Twitch confirms more than 500 people are being laid off: Despite earlier cuts, 'our organization is still meaningfully larger than it needs to be'

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(Image credit: MARTIN BUREAU via Getty Images)

Twitch has now confirmed a Bloomberg report of major layoffs at the company, saying that more than 500 people—roughly a third of its total workforce—are being let go.

"Over the last year, we’ve been working to build a more sustainable business so that Twitch will be here for the long run and throughout the year we have cut costs and made many decisions to be more efficient," CEO Daniel Clancy wrote in a message to employees that was also shared publicly on the Twitch blog. "Unfortunately, despite these efforts, it has become clear that our organization is still meaningfully larger than it needs to be given the size of our business.

"Last year we paid out over $1 billion to streamers. So while the Twitch business remains strong, for some time now the organization has been sized based upon where we optimistically expect our business to be in 3 or more years, not where we’re at today. As with many other companies in the tech space, we are now sizing our organization based upon the current scale of our business and conservative predictions of how we expect to grow in the future."

Clancy said "just over 500 people across Twitch" are being put out of work.

The news comes just two days after game engine developer Unity announced it's laying off 25% of its employees in a "company reset," and follows a year of large scale layoffs across the games and tech sectors that have affected tens of thousands of workers.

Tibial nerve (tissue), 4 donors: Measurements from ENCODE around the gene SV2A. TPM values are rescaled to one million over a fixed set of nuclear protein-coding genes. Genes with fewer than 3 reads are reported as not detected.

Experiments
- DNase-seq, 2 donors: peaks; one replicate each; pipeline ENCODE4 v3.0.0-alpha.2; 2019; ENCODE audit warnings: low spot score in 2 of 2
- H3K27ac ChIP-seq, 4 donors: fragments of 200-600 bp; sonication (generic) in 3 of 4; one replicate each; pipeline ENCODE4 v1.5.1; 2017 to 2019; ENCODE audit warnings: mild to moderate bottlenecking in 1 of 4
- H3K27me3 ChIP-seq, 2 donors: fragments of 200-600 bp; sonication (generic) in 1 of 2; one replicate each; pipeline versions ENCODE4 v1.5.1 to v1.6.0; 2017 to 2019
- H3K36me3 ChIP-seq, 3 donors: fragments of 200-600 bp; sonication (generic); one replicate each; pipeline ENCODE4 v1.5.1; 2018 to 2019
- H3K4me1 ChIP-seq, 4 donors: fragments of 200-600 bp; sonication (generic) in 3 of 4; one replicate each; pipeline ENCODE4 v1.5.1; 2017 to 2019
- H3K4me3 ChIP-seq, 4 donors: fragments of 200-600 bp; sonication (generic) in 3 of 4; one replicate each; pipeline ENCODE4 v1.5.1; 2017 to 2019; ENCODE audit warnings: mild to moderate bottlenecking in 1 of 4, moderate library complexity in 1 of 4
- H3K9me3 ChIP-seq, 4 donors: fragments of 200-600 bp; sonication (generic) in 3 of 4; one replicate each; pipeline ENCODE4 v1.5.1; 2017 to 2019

Twitch's parent company laid off 180 workers from Amazon Games in November, a relatively small number compared to the 27,000 employees it cut earlier in 2023. That mass layoff also dramatically impacted Twitch to the tune of 400 employees in March 2023, just after longtime CEO Emmett Shear departed the company after 16 years. The layoffs haven't been the only sign of trouble for Twitch: the platform just recently decided to pull out of South Korea over high network fees that forced it to operate in the country at a loss.

Despite the extent of the layoffs, Twitch streamers won't be impacted: Clancy said the cuts will "ensure that we can continue to serve our streamers sustainably without impacting their ability to support their careers on Twitch."

Wes Fenlon
Senior Editor

Wes has been covering games and hardware for more than 10 years, first at tech sites like The Wirecutter and Tested before joining the PC Gamer team in 2014. Wes plays a little bit of everything, but he'll always jump at the chance to cover emulation and Japanese games.

When he's not obsessively optimizing and re-optimizing a tangle of conveyor belts in Satisfactory (it's really becoming a problem), he's probably playing a 20-year-old Final Fantasy or some opaque ASCII roguelike. With a focus on writing and editing features, he seeks out personal stories and in-depth histories from the corners of PC gaming and its niche communities. 50% pizza by volume (deep dish, to be specific).